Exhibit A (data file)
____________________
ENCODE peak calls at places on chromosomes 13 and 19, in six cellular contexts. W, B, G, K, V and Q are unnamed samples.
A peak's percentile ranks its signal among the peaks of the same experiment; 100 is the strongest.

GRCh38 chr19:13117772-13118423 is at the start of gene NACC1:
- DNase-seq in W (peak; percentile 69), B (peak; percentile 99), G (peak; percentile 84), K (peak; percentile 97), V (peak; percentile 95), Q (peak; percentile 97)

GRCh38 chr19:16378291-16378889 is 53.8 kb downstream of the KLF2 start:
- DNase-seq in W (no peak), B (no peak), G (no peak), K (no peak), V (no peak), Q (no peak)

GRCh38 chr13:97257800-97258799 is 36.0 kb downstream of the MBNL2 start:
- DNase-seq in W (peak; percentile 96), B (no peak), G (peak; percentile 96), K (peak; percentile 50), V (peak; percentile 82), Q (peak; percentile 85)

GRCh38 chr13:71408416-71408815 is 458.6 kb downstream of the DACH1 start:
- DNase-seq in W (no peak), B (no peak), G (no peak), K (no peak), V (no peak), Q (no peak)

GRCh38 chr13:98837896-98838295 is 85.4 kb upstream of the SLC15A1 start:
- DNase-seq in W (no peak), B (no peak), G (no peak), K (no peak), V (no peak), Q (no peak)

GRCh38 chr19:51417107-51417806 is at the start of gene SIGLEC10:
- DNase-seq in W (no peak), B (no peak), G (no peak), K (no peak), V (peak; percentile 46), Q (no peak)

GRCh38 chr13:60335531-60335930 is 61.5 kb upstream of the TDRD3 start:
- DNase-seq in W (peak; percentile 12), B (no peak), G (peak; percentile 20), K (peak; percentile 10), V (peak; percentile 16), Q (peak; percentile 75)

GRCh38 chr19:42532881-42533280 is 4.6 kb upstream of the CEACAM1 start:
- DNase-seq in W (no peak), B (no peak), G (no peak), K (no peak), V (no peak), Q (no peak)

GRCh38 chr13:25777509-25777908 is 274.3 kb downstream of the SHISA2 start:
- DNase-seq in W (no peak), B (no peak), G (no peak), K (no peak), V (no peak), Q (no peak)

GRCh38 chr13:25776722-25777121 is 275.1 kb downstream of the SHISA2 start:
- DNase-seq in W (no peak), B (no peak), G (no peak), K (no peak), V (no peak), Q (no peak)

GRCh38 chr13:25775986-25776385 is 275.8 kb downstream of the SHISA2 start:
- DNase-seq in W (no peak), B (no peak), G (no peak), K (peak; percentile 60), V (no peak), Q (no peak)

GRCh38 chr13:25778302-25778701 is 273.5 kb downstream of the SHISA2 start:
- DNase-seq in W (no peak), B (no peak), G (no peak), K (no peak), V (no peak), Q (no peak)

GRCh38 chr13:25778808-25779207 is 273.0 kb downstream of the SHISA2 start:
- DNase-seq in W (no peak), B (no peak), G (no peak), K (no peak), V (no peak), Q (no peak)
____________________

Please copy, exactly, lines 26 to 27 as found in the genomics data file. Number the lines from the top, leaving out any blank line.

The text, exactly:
- DNase-seq in W (no peak), B (no peak), G (no peak), K (no peak), V (no peak), Q (no peak)

GRCh38 chr13:25778808-25779207 is 273.0 kb downstream of the SHISA2 start: